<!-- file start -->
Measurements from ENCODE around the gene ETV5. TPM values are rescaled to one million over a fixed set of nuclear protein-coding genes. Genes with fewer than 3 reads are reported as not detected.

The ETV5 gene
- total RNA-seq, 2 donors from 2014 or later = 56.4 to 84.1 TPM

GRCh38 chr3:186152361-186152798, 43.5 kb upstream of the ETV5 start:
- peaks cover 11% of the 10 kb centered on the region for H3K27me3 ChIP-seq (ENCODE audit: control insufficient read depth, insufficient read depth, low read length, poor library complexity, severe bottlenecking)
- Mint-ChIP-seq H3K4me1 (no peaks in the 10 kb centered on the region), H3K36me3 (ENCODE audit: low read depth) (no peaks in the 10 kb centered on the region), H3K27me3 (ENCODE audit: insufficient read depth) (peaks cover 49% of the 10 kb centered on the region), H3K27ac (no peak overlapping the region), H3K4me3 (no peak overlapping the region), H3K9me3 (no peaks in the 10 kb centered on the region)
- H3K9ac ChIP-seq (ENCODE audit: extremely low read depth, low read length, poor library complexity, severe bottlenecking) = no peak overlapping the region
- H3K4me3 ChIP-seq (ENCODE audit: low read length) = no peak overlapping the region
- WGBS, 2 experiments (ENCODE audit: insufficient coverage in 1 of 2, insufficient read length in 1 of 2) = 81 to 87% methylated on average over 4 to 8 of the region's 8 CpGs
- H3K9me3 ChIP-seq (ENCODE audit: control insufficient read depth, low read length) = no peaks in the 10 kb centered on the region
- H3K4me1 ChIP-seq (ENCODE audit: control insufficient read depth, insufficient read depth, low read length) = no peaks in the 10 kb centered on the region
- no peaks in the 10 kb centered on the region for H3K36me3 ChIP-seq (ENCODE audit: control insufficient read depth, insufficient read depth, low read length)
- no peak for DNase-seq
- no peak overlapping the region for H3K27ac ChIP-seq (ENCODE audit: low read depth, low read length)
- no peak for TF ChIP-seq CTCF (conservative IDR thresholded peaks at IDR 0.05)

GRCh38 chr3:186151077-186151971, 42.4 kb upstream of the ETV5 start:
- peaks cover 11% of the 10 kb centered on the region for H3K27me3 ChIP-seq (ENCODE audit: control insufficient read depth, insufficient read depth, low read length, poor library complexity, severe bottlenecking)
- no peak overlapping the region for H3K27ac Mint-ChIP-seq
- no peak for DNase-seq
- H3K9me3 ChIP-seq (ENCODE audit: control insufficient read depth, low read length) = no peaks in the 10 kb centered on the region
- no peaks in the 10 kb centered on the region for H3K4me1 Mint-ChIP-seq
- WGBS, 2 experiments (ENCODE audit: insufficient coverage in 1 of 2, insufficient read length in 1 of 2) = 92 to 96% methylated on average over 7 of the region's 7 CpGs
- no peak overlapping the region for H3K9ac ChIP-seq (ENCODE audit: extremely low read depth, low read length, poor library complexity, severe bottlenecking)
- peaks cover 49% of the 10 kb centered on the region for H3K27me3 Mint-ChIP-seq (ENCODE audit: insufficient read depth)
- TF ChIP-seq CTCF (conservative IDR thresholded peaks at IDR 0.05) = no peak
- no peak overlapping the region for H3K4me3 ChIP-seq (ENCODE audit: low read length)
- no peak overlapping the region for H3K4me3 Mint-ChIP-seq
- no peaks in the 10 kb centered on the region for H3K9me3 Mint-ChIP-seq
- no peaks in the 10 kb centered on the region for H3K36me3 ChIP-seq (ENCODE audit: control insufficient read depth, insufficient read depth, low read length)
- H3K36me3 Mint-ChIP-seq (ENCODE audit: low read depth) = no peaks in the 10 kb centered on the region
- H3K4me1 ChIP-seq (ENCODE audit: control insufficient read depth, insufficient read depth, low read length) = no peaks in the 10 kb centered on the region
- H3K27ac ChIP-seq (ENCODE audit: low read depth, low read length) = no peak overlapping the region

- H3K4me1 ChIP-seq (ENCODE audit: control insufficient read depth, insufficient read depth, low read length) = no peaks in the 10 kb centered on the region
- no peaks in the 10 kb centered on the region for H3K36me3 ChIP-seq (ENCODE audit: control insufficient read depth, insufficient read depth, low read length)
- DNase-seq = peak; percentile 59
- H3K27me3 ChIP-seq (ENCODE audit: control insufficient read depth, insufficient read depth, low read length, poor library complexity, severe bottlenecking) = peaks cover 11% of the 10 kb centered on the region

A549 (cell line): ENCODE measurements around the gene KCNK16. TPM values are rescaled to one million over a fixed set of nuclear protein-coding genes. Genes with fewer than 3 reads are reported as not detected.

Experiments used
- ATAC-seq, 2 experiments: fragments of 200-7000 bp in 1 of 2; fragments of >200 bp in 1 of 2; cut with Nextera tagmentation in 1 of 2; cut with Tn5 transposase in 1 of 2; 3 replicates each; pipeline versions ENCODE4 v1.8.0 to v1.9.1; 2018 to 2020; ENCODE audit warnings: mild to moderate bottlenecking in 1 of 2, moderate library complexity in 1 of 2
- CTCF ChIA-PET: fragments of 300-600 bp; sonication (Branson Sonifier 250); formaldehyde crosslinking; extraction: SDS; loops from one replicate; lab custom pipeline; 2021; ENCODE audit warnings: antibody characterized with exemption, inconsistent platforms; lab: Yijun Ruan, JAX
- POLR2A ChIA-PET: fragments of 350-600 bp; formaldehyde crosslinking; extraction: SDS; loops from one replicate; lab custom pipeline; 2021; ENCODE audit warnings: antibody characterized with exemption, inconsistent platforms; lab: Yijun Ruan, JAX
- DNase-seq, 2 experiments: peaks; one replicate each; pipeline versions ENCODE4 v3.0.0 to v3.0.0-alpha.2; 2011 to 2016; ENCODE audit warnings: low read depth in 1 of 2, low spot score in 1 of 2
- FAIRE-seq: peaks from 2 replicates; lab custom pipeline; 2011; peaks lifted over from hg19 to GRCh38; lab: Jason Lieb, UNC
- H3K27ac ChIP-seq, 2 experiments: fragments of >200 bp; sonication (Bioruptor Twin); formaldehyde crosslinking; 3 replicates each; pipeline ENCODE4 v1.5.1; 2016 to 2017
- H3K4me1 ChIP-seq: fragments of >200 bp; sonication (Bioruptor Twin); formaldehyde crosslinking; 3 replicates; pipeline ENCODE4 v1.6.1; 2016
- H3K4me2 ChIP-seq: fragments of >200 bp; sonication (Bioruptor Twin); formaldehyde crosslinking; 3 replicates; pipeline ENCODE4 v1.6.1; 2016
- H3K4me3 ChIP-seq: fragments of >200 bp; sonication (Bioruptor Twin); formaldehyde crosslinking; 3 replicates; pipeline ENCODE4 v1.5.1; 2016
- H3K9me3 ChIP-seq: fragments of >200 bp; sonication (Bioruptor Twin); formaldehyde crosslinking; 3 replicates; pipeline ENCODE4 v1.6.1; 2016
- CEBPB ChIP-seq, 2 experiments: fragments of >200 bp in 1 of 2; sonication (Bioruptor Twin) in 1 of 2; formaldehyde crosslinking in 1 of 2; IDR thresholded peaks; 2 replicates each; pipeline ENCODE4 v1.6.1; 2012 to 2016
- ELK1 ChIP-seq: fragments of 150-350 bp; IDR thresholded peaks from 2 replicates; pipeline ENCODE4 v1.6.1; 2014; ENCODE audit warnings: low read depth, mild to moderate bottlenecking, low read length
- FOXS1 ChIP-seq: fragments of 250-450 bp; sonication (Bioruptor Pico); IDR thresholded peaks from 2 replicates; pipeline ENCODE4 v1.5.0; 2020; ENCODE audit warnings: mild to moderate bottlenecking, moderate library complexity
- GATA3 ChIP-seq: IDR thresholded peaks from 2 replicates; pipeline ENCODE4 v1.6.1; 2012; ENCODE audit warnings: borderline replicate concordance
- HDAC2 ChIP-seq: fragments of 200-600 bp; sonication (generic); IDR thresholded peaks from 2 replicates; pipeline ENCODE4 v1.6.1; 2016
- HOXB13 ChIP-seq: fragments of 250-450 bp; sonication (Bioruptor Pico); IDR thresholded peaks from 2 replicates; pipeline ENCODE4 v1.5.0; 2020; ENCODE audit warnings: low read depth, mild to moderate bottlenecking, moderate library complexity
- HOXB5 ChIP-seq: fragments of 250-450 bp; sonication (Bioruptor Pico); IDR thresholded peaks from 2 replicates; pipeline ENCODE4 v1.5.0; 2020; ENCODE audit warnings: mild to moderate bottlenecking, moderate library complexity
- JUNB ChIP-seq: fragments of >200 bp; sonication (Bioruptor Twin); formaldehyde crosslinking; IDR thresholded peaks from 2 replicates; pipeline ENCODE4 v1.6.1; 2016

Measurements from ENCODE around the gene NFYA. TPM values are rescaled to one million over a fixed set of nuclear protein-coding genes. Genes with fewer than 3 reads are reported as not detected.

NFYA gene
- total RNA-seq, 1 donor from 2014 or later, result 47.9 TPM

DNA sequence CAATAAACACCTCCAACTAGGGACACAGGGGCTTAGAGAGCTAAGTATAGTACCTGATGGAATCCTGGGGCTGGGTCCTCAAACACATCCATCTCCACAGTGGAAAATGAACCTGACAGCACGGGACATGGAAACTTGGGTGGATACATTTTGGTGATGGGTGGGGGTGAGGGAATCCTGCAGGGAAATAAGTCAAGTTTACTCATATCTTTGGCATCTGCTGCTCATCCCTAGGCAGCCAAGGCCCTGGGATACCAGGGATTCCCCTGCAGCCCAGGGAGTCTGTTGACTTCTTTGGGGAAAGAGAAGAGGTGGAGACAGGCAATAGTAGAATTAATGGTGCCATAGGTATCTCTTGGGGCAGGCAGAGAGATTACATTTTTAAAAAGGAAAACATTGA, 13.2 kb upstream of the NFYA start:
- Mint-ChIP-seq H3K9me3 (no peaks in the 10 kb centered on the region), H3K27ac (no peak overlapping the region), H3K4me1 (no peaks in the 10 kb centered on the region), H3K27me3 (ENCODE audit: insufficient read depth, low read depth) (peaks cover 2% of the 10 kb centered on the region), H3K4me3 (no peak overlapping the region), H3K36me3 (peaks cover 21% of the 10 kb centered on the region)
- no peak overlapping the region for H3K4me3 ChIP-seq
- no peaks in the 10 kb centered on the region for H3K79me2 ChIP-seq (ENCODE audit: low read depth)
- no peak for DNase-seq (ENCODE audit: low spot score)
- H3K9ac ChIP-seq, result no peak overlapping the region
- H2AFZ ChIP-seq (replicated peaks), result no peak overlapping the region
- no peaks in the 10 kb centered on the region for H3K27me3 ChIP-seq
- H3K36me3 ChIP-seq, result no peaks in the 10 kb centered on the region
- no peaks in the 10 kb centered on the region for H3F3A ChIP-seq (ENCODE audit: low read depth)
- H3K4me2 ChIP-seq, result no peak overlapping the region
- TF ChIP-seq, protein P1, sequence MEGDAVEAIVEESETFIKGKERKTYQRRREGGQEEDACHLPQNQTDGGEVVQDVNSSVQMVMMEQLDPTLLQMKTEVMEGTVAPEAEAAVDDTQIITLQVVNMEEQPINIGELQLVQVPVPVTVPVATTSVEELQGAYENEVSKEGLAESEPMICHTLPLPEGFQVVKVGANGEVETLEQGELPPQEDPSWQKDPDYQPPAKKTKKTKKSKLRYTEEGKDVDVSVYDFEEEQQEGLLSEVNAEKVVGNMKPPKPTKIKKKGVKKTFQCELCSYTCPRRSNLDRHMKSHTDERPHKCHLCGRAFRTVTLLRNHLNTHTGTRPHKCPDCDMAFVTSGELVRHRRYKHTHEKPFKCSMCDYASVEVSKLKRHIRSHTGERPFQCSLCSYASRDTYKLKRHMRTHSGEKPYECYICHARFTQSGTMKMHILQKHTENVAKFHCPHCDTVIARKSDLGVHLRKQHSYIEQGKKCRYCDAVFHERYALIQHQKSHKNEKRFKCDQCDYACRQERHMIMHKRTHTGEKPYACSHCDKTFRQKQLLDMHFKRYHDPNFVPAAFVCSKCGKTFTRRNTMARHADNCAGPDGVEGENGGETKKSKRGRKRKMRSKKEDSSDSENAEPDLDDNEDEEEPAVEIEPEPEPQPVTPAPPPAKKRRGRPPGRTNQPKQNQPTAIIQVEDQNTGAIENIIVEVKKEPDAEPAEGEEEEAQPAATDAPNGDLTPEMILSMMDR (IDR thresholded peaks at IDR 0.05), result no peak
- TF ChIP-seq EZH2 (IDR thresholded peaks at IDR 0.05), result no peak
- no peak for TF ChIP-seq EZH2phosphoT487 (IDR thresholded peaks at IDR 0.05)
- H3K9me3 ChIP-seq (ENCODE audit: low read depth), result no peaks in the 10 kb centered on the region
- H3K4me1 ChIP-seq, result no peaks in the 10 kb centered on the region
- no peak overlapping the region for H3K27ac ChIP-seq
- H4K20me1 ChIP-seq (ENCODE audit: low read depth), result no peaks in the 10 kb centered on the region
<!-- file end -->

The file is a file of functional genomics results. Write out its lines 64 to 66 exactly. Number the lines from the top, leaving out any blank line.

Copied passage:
- no peak for DNase-seq (ENCODE audit: low spot score)
- H3K9ac ChIP-seq, result no peak overlapping the region
- H2AFZ ChIP-seq (replicated peaks), result no peak overlapping the region